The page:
Early in my career as a Data Engineer I spent a majority of my time in ETL hell. If you aren’t familiar with ETL it stands for Extract, Transform, and Load. Basically it’s the process Data Engineers use to put structure to unstructured data. In a IoT workload, imagine pulling data from a sensor that shows time, temperature, location, wind, and etc. The data from our sensor would resemble a semi-structured log file, but to put this data into a traditional SQL database some ETL would have to happen. However now this type of workflow is old school and now with NoSQL databases we can pair down on the structure needed from semi-structured and unstructured data. In this blog post let’s go over the 4 types of NoSQL Databases every Data Engineer should understand.
What is NoSQL Databases
NoSQL is commonly referred to as not only SQL, non SQL, or non relational databases. These non SQL databases are built for extreme high throughput using key value pairs versus relational databases with relative dependence. Using loose dependences and quick indexes NoSQL databases are perfect for Streaming Analytics and IoT applications because data can quickly be stored and referenced.
|Relational dependences||Loose dependences|
|Updates to tables time consuming||Updates to tables on-demand|
|Performance dependent on queries & indexes||Performance depend on hardware & network
|Rigid scaling ||Elastic scaling
Types of NoSQL Databases
Not all NoSQL Database are the same! Let’s explain the 4 types of NoSQL databases and their use cases.
The first type of NoSQL database is the Columnar databases which is optimized for reading and writing columns of data as opposed to rows of data. Column-oriented storage for database tables is an help drive down the input/output requirements for database. Since the I/O profile is lowered, overall storage footprint is lowered. One main feature of Columnar Databases is their ability to compress data. Instead of data being written in traditional row orientation, Columnar databases use column orientation. Each column will be associated with column key. Checkout this example from my HBase Blog Post.
See how everything is organized by columns? Sure makes for an adjustment for experienced SQL Data Engineers.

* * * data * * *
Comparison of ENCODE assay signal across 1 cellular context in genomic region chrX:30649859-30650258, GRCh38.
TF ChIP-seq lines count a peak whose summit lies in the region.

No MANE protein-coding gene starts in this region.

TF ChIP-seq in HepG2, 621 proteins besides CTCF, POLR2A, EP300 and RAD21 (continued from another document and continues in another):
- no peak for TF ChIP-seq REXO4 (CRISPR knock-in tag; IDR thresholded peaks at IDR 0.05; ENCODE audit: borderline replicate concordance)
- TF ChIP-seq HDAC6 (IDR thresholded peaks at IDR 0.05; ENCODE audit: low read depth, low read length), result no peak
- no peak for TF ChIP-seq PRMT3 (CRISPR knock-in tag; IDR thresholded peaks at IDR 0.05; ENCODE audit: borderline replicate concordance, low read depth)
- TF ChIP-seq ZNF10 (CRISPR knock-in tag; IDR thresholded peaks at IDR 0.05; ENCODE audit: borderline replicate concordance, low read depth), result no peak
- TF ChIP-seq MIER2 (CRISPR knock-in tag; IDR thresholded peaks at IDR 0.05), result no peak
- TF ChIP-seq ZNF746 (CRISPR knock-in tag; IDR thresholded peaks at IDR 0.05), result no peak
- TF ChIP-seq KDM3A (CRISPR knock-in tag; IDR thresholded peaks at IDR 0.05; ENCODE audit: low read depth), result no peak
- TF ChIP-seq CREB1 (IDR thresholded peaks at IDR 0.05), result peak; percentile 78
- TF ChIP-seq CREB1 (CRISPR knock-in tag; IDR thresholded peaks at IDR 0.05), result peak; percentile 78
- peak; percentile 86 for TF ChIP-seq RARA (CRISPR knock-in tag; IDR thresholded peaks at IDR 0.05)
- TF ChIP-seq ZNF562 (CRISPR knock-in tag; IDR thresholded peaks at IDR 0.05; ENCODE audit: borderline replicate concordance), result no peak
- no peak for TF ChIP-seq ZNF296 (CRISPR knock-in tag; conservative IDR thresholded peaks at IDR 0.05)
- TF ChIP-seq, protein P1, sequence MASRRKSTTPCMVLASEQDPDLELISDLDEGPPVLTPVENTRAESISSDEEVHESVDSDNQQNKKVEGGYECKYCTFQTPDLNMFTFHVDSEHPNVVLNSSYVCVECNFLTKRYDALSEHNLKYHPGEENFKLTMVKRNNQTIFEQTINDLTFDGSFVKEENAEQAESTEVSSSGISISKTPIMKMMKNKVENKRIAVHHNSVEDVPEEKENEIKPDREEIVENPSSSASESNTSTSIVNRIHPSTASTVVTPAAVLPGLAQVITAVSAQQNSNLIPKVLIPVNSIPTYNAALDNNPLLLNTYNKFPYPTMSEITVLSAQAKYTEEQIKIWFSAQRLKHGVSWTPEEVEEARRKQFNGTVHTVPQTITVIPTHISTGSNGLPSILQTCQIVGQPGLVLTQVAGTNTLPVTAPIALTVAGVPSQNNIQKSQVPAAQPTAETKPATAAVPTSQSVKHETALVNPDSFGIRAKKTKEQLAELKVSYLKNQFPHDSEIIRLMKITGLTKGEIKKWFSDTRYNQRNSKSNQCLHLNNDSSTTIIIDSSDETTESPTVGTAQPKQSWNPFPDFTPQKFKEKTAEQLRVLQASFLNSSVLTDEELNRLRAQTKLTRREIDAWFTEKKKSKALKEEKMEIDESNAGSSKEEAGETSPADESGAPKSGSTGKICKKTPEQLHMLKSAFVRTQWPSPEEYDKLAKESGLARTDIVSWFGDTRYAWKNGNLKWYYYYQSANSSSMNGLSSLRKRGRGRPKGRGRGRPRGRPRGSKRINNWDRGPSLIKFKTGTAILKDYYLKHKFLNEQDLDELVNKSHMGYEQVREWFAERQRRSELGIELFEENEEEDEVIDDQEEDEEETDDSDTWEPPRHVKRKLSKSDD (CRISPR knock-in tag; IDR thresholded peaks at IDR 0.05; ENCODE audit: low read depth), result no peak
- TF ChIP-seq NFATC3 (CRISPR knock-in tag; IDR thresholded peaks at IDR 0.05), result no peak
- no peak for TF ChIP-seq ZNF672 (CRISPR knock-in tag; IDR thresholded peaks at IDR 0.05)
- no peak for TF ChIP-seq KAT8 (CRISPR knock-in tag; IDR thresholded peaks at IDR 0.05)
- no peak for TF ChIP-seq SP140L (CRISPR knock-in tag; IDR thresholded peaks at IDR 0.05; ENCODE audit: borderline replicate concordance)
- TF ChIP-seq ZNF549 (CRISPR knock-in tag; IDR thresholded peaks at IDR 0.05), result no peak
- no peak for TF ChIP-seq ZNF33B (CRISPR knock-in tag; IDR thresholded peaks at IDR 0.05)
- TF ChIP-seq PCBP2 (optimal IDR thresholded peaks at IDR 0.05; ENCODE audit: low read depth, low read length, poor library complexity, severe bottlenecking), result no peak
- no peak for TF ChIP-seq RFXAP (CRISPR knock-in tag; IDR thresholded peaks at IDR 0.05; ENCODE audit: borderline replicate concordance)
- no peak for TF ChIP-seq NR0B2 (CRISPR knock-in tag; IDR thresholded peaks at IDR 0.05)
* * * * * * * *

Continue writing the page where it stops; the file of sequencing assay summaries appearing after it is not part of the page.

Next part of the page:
Document databases store data as documents but for storing documents (I used to think this…). The design of the data in Document Databases takes on a semi-structured fashion like JSON or XML. The schema for Document Database is flexible which gives the developer the tools to scale the applications supported by the Database. The design and loose schema requirements allows for high throughput in Document Databases.
"title": "example glossary",
"GlossTerm": "Standard Generalized Markup Language",
"Abbrev": "ISO 8879:1986",
"para": "A meta-markup language, used to create markup languages such as DocBook.",
"GlossSeeAlso": ["GML", "XML"]
Example JSON from http://json.org/example.html
Graph database focuses on how data relates to other data points. Data from Graph databases store directed link between data sets called edges. These edges are displayed in Graphical representation of the data (hence the name). SQL or other NoSQL database can act as the base layer for Graph databases. For example, think of how an application recommends movie to watch next. After a user rates a couple movies relationships can be shown that if a person like Star Wars they might like Lost in Space as well.
Key-value databases function in heavy read environments. Theses types databases rely on compute and memory to speed up reads for supporting applications. Data stored in Key-Value databases follow a object oriented schema style vs. relational schema. Since the data is to be read very quickly the hardware is typically memory or SSD drives vs. traditional HDDs. Data in Key-value databases is held at a premium because storing the data tend to be higher cost vs. the other NoSQL databases.
Popular NoSQL Databases
Cassandra – One of the first Big Data coined NoSQL database. Right now they boast having over 10 Petabytes in production. Cassandra has support for Hadoop and Spark.
Hbase – Top NoSQL opensource on Hadoop choice. Facebook is both a heavy user and contributor to HBase. HBase is Columnar database.
MongoDB – One of the most popular name in NoSQL. MongoDB is a document db using JSON like document schema to store data in database.
BigTable – The brain child of Google. When Google released the whitepaper on BigTable HBase was developed out of the research. Now available through Google Cloud Platform. BigTable is a Columnar database.
DynamoDB – Touted by AWS as the most popular Cloud NoSQL Database. DynamoDB is a Document and Key-value database (really cool stuff). Being out of AWS DynamoDB is an extremely customize able NoSQL database that can scale as the use case decides.
CouchDB – Another Big Data NoSQL Database. CouchDB is a Document database. Designed around ease and flexibility for developer to get running as quickly as possible.
CosmosDB– Azure’s offering for global distributed NoSQL database with scale. CosmosDB was built off the success of DocumentDB.
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